Robert W. McCord was in his senior year at Dickinson College in 1849 when former Carlisle newspaper editor, George Fleming, formed a party of men to head to the gold fields in California. With thoughts of adventure, McCord dropped out of college and joined them.
“Ho! For California” headlined an item in the March 21, 1849 issue of the Carlisle Herald.
“A party of enterprising adventurers, from Carlisle, consisting of Messrs. Geo. Fleming, Esq., Col. Simon Alter, Samuel F. Gaenslen, Geo. Keller, Wm. Keller, John C. Williams, and William Humer, left this place on Monday morning last for California. The party proceeds via Pittsburgh to the rendezvous at Independence, Missouri, where they will probably join one of the large expeditions on the overland route to California.”
The editor also noted that “Col. Alter…was honored some days since with the appointment of Aid to his Excellency Gov. Johnson, bearing the title of Lieutenant Colonel. The Californians will please to respect him accordingly.”
A few days after Fleming’s party left for Pittsburgh, J. M. Kneedler, J. A. Bishop and Dickinson student Robert W. McCord left Carlisle to join them.1 The group split up at Fort Kearney, and Col. Alter joined McCord and Kneedler to pack the rest of the way to California.2 Alter was in the mines with McCord and Kneedler by August 1849,3 but when the U. S. Census of Placerville, California was taken on October 31, 1850 it showed that Alter and George Fleming were “traders” living with other miners.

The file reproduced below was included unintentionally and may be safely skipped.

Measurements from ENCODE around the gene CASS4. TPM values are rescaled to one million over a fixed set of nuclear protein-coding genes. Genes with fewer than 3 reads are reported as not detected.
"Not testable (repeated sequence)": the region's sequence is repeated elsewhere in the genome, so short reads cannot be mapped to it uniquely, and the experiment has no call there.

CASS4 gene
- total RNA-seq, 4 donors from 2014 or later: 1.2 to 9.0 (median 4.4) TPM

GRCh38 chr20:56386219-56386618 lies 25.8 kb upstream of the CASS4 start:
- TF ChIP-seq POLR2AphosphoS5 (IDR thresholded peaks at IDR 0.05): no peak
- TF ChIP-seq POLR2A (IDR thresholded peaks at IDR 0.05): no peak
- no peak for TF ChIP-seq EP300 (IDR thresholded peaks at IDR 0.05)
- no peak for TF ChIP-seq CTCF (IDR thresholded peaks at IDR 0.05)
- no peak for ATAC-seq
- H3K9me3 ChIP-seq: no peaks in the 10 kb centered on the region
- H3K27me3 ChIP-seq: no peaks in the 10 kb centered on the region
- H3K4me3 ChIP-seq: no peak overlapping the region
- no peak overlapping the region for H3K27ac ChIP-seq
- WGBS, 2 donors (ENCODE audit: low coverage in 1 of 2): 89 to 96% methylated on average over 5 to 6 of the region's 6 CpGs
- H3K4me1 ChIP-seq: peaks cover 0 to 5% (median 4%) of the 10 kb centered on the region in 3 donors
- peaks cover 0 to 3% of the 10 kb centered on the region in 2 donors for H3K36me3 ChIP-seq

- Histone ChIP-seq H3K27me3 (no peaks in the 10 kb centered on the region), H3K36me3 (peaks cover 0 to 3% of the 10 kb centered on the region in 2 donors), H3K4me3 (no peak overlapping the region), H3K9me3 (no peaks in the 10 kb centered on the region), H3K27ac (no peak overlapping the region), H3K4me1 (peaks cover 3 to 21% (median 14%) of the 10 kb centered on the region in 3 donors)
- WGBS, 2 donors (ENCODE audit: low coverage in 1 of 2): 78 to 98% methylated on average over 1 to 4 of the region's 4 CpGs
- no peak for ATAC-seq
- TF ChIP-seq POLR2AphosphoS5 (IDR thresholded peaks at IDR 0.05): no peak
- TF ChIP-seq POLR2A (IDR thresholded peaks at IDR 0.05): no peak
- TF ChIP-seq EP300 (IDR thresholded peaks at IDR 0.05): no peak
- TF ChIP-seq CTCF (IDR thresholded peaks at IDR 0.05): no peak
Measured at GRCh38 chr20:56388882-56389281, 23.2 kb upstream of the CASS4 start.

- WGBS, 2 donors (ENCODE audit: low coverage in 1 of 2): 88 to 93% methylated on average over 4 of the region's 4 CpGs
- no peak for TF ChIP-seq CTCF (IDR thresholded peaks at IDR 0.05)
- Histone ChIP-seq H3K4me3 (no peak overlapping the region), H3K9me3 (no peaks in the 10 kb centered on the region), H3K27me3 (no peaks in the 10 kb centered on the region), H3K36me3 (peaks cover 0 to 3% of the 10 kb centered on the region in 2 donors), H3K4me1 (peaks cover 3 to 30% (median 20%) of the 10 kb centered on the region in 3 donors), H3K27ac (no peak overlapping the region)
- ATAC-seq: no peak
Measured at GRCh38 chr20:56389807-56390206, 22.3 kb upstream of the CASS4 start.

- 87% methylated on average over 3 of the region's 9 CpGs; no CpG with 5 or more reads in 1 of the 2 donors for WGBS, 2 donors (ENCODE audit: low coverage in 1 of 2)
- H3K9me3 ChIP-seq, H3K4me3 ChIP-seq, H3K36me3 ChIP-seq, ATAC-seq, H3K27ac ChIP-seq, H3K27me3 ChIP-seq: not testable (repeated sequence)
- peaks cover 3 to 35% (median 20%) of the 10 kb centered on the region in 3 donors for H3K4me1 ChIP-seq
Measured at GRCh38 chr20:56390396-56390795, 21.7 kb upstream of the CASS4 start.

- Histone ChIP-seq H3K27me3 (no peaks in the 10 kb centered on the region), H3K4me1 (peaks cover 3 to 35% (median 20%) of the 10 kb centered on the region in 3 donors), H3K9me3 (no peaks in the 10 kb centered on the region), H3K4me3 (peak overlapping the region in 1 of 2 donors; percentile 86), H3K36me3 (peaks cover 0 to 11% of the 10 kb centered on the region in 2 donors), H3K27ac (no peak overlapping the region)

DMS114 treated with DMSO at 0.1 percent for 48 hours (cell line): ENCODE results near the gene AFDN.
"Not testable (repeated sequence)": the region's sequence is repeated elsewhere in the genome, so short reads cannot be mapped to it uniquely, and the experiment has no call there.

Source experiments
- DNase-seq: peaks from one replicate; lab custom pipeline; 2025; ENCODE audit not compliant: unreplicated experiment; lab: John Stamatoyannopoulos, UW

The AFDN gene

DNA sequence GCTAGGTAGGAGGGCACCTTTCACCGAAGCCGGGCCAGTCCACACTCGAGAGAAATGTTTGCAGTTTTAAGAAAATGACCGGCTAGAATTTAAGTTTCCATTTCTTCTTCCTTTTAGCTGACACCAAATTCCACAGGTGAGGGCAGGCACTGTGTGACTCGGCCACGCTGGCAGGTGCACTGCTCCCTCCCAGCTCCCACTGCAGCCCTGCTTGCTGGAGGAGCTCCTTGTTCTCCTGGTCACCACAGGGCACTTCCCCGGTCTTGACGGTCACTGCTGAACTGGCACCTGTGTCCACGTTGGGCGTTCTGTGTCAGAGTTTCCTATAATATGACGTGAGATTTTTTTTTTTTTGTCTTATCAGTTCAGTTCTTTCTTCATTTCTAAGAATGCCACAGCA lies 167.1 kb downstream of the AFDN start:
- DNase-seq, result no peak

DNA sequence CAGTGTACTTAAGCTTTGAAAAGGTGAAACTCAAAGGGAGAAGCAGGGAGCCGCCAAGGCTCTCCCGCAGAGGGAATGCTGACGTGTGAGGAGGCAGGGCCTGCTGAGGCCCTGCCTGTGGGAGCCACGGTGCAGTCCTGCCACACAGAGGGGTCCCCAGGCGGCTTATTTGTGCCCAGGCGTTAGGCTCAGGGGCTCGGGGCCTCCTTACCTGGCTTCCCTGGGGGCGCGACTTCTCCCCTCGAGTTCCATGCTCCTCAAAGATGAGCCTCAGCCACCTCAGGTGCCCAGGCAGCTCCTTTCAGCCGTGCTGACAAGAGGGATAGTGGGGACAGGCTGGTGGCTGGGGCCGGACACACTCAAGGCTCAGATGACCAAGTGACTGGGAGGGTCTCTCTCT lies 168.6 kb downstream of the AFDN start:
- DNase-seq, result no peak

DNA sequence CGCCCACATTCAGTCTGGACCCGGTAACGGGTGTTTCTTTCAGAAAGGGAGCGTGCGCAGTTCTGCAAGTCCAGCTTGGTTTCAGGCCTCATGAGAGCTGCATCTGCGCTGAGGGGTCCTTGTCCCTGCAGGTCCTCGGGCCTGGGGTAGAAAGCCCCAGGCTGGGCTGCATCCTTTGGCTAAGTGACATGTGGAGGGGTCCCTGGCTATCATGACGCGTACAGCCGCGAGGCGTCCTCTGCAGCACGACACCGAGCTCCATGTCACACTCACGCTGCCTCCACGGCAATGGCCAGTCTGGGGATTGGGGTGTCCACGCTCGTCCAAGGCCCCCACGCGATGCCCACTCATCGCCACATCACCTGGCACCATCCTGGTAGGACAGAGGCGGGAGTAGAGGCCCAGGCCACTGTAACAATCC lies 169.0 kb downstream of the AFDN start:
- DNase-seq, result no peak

Alter returned to Carlisle on March 24, 1851. The editor of the American Volunteer newspaper wrote that Alter:
"left here just two years ago in company of about a dozen of his townsmen, and took the overland route for California…It is said that the Major has been successful in his mining operations and that he will return to the golden shores of El Dorado after a lapse of a few weeks spent in visiting his numerous relatives and friends in this county. He is in the enjoyment of excellent health, looks well, appears to be in fine spirits, and speaks in glowing terms of California and its future prospects.”4
Simon Alter did return to California. By 1860, 53-year-old Alter had married. He and his wife Sarah were living in Kelsey, El Dorado County, California where he was listed on the U. S. Census as a “water trader.” In 1870 he was living in Placerville with his wife and several children and working as a miner.
The 1892 California Voter Register described Alter as 5’ 11” with a light complexion, blue eyes and grey hair. Alter died on January 24, 1899.5 The Mountain Democrat of Placerville, California printed his obituary in its January 28, 1899 issue.
“Col. Simon S. Alter, one of the oldest men and residents of the city, died Tuesday at his home on Sacramento Street. At the age of ninety-one the “grasshopper was a burden” that made him an easy prey to the prevailing scourge of pneumonia. He was a native of Pennsylvania, whence he came to this state in the very early fifties. He was for many years an agent of the Ditch Company in this city and was one of the most accommodating, genial and respected of our citizens. Some years ago as a remedy for failing health he removed to Los Angles, but returned and spent the last months of his life in Placerville. He leaves a wife, a son George, and a daughter Marian.”